Organic Chemistry I & II
Organic Chemistry I & II

Organic Chemistry I & II

Lead Author(s): Steven Forsey

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Organic Chemistry I & II is designed for instructors who want an active, dynamic, and understandable approach to support their own efforts in the classroom. This ever-evolving textbook includes auto-graded questions, videos and approachable language in order to make difficult concepts easier to understand and implement.

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Top Hat

Steven Forsey, “Organic Chemistry”, Only one edition needed

Up to 40-60% more affordable

Lifetime access on any device

McGraw-Hill

Carey & Giuliano, “Organic Chemistry”, 10th Edition

$219

Hardcover print text only

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Solomons et al., “Organic Chemistry”, 12th Edition

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David R. Klein, “Organic Chemistry”, 3rd Edition

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Always up-to-date content, constantly revised by community of professors

Constantly revised and updated by a community of professors with the latest content

Top Hat

Steven Forsey, “Organic Chemistry”, Only one edition needed

McGraw-Hill

Carey & Giuliano, “Organic Chemistry”, 10th Edition

Wiley

Solomons et al., “Organic Chemistry”, 12th Edition

Wiley

David R. Klein, “Organic Chemistry”, 3rd Edition

In-book Interactivity

Includes embedded multi-media files and integrated software to enhance visual presentation of concepts directly in textbook

Top Hat

Steven Forsey, “Organic Chemistry”, Only one edition needed

McGraw-Hill

Carey & Giuliano, “Organic Chemistry”, 10th Edition

Wiley

Solomons et al., “Organic Chemistry”, 12th Edition

Wiley

David R. Klein, “Organic Chemistry”, 3rd Edition

Customizable

Ability to revise, adjust and adapt content to meet needs of course and instructor

Top Hat

Steven Forsey, “Organic Chemistry”, Only one edition needed

McGraw-Hill

Carey & Giuliano, “Organic Chemistry”, 10th Edition

Wiley

Solomons et al., “Organic Chemistry”, 12th Edition

Wiley

David R. Klein, “Organic Chemistry”, 3rd Edition

All-in-one Platform

Access to additional questions, test banks, and slides available within one platform

Top Hat

Steven Forsey, “Organic Chemistry”, Only one edition needed

McGraw-Hill

Carey & Giuliano, “Organic Chemistry”, 10th Edition

Wiley

Solomons et al., “Organic Chemistry”, 12th Edition

Wiley

David R. Klein, “Organic Chemistry”, 3rd Edition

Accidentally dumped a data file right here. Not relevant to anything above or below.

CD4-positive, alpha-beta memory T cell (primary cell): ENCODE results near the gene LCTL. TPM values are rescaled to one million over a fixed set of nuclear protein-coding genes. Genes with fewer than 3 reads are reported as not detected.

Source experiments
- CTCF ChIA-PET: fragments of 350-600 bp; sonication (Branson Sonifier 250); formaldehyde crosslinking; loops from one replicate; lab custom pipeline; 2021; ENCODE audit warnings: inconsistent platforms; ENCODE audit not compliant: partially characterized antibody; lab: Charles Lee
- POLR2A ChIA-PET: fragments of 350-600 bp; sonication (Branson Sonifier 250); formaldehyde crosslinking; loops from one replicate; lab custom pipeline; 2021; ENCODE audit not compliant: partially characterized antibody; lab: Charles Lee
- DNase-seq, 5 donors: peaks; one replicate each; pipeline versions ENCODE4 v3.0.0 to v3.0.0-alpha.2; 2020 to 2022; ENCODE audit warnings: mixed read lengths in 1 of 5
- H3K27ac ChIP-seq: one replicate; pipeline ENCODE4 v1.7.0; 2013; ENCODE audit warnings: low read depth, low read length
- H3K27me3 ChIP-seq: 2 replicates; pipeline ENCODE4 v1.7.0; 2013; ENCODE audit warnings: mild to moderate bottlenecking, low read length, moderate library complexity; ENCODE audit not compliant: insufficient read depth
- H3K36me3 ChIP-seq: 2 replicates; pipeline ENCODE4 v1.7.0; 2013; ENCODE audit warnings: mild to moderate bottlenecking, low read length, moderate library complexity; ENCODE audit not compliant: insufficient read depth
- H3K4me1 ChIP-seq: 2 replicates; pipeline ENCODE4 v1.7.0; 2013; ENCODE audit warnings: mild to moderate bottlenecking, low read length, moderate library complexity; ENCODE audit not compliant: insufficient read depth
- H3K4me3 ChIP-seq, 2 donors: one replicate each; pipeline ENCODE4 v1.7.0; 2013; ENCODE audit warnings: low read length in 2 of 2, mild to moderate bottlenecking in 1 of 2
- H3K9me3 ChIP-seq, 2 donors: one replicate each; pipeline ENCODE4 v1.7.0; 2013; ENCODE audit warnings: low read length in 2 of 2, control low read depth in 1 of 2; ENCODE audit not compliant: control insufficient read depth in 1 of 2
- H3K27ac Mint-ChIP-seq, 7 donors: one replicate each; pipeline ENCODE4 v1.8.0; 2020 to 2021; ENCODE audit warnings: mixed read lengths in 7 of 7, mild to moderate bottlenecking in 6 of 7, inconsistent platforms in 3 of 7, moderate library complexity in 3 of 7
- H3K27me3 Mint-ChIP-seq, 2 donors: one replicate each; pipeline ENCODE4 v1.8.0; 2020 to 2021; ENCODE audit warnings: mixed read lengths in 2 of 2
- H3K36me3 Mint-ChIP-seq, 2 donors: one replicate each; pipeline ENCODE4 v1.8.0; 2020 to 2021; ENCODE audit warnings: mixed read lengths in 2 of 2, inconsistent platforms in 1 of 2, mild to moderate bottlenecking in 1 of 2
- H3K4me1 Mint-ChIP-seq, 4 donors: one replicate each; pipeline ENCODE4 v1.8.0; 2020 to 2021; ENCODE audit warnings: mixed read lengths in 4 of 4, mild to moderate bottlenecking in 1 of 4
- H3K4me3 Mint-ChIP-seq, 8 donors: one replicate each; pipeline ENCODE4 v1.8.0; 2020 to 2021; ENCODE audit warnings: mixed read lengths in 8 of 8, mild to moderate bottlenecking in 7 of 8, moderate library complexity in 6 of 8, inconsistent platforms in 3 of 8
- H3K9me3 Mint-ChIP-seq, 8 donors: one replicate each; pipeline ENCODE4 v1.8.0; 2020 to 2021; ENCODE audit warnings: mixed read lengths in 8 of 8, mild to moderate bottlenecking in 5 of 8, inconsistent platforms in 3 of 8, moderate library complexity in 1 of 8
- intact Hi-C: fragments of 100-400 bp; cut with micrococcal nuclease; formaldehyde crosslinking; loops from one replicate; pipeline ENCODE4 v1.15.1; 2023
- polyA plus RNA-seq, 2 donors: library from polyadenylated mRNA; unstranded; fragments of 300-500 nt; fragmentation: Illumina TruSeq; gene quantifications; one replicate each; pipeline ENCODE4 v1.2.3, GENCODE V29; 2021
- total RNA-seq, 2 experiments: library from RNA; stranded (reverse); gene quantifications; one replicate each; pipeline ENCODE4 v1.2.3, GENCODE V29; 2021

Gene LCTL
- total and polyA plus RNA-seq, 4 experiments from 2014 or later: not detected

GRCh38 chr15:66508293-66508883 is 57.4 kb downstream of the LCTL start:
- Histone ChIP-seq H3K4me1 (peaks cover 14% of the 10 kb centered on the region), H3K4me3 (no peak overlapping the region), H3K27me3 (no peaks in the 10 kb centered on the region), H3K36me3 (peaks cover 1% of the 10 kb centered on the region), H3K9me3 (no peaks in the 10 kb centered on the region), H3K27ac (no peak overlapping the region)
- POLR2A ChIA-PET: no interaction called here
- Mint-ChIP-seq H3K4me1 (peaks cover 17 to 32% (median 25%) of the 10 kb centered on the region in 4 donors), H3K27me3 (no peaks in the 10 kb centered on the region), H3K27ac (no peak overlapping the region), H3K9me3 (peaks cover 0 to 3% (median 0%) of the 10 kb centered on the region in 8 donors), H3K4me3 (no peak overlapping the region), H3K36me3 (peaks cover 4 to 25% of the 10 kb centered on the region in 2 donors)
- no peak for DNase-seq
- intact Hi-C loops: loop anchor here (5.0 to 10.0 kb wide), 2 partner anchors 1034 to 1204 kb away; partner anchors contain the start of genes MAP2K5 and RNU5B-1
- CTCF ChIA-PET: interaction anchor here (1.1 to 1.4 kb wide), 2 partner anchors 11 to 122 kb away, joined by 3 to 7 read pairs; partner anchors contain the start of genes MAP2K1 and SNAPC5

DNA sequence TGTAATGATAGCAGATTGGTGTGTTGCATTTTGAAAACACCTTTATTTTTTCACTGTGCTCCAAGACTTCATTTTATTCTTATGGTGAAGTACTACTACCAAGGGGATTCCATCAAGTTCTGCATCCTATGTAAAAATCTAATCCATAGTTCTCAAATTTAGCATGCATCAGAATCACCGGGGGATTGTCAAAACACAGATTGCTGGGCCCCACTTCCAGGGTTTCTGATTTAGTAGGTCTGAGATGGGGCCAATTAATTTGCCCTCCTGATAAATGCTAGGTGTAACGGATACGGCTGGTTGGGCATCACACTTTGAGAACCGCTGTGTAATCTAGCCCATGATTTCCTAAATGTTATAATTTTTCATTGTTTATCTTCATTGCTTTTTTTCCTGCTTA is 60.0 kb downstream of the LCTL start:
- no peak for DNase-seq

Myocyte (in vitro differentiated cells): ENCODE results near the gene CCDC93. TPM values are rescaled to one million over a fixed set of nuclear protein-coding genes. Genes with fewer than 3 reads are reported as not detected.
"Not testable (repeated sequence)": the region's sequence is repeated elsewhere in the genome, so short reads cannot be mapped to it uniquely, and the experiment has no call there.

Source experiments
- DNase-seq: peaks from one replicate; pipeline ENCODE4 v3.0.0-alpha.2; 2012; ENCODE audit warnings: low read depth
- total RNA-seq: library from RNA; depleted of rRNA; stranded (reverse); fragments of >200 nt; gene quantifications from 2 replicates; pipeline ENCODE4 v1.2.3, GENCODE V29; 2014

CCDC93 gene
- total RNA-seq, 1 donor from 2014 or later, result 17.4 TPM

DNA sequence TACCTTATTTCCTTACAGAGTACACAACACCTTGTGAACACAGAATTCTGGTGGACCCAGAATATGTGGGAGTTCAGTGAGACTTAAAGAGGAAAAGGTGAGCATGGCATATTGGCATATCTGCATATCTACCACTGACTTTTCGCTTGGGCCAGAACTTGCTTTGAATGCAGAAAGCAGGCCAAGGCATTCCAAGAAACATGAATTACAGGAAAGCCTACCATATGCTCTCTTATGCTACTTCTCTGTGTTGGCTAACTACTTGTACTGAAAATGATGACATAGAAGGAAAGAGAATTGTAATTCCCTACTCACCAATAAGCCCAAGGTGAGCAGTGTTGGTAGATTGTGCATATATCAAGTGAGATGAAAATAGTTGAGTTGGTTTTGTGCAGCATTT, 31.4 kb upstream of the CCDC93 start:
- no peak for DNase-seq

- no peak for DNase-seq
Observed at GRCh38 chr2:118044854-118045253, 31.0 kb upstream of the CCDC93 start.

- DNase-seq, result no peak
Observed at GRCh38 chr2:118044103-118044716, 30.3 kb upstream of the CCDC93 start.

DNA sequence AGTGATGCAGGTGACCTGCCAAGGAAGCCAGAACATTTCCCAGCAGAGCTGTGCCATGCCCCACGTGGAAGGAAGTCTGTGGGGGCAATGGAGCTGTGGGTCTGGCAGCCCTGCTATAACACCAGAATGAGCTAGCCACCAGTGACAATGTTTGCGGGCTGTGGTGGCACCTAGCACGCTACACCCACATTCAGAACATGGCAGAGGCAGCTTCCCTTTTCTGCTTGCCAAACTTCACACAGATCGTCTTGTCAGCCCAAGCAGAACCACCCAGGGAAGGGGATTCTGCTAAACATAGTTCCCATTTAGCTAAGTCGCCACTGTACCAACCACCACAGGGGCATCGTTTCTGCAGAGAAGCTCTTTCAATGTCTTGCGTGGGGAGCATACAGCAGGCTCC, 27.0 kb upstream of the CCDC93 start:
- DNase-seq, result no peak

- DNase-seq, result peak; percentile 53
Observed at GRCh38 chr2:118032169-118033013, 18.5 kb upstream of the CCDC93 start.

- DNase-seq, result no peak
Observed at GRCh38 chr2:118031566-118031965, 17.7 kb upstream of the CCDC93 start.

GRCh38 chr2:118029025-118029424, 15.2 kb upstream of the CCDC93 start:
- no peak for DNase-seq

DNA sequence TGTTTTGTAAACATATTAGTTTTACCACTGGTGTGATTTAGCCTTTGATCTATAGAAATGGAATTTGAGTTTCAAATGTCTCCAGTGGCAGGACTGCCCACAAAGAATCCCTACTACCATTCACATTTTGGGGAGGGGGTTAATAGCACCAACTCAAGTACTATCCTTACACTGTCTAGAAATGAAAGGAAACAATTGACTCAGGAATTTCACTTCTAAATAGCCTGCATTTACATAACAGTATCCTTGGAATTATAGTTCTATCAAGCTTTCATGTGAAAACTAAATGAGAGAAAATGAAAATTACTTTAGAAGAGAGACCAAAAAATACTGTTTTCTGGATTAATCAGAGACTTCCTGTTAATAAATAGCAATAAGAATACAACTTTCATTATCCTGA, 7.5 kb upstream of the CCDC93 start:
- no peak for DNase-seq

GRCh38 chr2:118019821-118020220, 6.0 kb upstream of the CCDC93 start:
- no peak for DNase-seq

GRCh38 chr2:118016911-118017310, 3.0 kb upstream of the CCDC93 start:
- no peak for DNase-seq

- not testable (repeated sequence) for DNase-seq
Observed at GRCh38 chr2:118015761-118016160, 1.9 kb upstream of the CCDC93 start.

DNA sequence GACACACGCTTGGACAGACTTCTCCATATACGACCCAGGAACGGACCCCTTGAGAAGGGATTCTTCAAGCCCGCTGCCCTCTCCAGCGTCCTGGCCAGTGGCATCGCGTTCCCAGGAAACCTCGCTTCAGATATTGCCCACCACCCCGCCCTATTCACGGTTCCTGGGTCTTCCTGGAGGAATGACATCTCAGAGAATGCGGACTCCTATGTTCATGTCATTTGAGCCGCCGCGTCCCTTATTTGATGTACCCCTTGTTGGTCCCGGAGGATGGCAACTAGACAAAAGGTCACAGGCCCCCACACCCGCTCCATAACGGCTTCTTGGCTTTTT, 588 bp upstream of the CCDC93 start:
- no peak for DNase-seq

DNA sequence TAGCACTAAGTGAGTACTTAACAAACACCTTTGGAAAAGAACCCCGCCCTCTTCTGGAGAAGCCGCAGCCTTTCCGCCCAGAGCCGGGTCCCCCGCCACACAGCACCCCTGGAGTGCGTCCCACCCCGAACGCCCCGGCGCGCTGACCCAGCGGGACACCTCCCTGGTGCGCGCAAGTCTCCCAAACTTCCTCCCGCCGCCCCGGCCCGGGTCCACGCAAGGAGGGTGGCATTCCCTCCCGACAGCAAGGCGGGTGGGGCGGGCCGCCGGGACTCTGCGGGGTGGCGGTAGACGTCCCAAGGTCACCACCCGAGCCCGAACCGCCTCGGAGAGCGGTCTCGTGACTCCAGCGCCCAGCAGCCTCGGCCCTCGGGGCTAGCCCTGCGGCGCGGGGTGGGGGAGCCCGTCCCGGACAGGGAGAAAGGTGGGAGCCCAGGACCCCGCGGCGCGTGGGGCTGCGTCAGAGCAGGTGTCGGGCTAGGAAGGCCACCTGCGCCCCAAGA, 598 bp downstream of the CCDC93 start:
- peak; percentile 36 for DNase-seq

About this textbook

Lead Authors

Dr. Steven Forsey, Ph.D.University of Waterloo

Steven Forsey is currently a Professor at University of Waterloo, teaching a variety of organic chemistry courses to Chemistry, Science, Chemical Engineering, Nanotechnology and distance education students. He received his Ph.D. (2004) for Synthetic Organic Chemistry from University of Waterloo, Ontario. He is a recipient of the Excellence of Science Teaching Award and has acted as the Teaching Fellow for the Department of Chemistry since 2016.

Contributing Authors

Felix NgassaGrand Valley State University

Neil GargUCLA

Jennifer ChaytorSaginaw Valley State University

Greg DomskiAugustana College

Christian E. MaduCollin Community College

Christopher NicholsonUniversity of West Florida

Franklin OwEast Los Angeles College, UCLA

Robert S. PhillipsUniversity of Georgia

Grigoriy SeredaUniversity of South Dakota

Simon E. LopezUniversity of Florida

Brannon McCulloughNorthern Arizona University

Jason JonesKennesaw State University

José BoquinAugustana College

Stephanie BrouetSaginaw Valley State University

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Chapter 7: SN2 Reactions

Epoxy resins, a strong adhesive, are often used to build models. ​These adhesives make use of substitution reactions to stick to their base. [1]

Contents

Learning Objectives

  • Identify nucleophiles and electrophiles.
  • Write the mechanism for an SN2 reaction and explain the term bimolecular nucleophilic substitution.
  • Comprehend the factors that affect the rate of SN2 reactions: nucleophilicity, leaving group ability, solvent effects, and the effect of the electrophile's structure (steric interaction).
  • Determine the stereochemical outcome of an SN2 reaction.
  • Evaluate a series of nucleophiles and predict their relative rate of reaction towards an electrophile.
  • Evaluate a series of electrophiles and predict their relative rate of reaction towards a nucleophile.